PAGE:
Exploring The Food Principles Of Ayurveda

About three months ago, my trainer and I got to talking about Ayurveda, which is the ancient East Indian practice of holistic living, preventative medicine and healing that seeks to promote health by creating a balance in the subtle energies (doshas) within and around us.

Ayurveda seeks to teach that a lifestyle that keeps the doshas in balance will maintain health in the mind, body and soul. Now, I consider myself to be quite holistic, so I decided to investigate our talk a little further. And because I’m a chef, I became very interested in the food philosophies of this ancient practice.

In the world of Ayurveda, food can be categorized according to six tastes. These acts on the body are committed to increase or decrease the three doshas, which are pitta, vata and kapha. If food intake overemphasizes any of the three doshas, it is believed that the body will then become imbalanced and illness will follow. A good diet should contain a mixture of all six tastes. The correct combination of tastes is considered of paramount importance for proper growth and development according to the practice.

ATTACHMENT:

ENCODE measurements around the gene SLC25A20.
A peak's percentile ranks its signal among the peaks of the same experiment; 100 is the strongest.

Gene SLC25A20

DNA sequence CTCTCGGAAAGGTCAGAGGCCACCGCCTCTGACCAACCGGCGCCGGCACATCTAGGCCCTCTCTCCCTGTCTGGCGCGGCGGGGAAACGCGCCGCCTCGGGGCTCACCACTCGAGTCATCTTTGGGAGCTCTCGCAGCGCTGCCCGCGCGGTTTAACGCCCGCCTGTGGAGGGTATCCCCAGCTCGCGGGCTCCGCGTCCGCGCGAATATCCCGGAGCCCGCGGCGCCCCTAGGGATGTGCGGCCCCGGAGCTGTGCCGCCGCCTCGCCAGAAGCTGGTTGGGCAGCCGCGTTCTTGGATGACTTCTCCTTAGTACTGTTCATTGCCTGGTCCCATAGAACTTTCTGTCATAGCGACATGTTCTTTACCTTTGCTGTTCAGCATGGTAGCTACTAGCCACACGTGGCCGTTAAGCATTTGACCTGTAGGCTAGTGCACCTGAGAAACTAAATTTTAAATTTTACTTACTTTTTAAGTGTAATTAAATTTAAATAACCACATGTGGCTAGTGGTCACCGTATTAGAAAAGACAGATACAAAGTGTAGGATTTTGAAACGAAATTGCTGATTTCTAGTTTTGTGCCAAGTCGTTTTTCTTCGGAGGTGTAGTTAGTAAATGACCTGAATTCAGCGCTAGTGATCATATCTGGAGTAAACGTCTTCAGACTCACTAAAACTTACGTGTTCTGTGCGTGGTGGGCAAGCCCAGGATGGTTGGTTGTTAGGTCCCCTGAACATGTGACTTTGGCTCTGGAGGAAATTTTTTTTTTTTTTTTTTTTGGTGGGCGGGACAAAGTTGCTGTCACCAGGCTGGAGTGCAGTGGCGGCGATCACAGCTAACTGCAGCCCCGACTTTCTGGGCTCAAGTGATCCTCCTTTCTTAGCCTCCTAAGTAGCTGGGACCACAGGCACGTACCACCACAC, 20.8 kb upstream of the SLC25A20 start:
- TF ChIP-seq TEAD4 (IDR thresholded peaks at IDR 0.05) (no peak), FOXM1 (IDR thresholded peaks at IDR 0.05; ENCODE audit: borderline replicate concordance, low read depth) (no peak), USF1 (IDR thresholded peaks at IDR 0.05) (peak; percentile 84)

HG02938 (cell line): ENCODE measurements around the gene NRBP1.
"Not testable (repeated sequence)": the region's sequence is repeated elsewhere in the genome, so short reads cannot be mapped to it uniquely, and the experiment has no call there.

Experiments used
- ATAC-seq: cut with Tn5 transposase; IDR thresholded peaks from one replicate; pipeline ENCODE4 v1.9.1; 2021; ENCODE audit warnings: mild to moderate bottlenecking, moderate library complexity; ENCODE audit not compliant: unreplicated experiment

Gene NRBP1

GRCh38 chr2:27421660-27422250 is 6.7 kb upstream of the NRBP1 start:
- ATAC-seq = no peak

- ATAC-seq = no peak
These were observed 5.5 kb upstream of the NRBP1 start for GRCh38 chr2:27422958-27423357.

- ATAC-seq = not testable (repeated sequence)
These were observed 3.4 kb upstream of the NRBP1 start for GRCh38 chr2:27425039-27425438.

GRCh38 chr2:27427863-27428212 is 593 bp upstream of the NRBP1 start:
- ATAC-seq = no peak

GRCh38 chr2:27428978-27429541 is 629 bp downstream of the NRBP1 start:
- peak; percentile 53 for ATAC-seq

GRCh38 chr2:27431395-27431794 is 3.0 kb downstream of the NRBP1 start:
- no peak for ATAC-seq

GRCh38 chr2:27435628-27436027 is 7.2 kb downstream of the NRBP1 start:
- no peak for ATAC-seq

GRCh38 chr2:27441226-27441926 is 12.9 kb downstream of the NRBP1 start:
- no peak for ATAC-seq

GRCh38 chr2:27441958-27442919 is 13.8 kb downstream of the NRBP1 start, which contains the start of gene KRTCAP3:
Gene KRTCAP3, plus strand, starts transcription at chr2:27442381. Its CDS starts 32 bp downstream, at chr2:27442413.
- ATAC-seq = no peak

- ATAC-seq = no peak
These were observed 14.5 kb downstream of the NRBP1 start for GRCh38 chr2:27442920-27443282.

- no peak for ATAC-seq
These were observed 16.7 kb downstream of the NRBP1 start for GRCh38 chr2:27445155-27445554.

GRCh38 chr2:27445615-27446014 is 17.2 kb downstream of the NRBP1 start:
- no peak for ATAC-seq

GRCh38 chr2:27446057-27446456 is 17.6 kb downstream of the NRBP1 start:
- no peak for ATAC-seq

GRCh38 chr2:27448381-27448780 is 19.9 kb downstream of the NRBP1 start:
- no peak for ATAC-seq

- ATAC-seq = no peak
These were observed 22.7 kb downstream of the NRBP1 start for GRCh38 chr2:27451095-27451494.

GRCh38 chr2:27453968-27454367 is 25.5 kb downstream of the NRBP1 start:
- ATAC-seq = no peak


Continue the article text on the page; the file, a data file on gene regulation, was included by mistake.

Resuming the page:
The six tastes are:

A sweet taste (sweet potato, cashew nuts, rice) is believe to increase the body’s fluid, especially milk, and reduce toxins related to pitta. Sweet tastes should be avoided if there is an excess of kapha, as in colds and certain rheumatic complaints.

A sour taste (spinach, lemon, cranberry) reduces vata and increases kapha and pitta. Sour foods stimulate digestion. Overemphasis results in muscle weakness and ailments related to excess pitta, such as ulcers and liver disorders.

A salty taste (seaweed, minerals, salts) increases pitta and kapha. Salty foods help retain fluids and clean the body’s ducts, loosening toxins by attracting water. Salty foods are used as expectorants. Overemphasis is believed to result in premature aging, impotence and skin problems.

A pungent taste (basil, horseradish, cloves) increases vata and pitta and reduces kapha. Pungent foods are stimulating and warming, relieving colds, lethargy, depression and obesity. An excess can lead to burning sensations, thirst and nervous exhaustion.

This is not meant to be a means of diagnosing disease by any measure whatsoever; it’s nothing more than a curious discovery that I thought merited sharing!

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  • Jeevana In

    I think balance diet is necessary.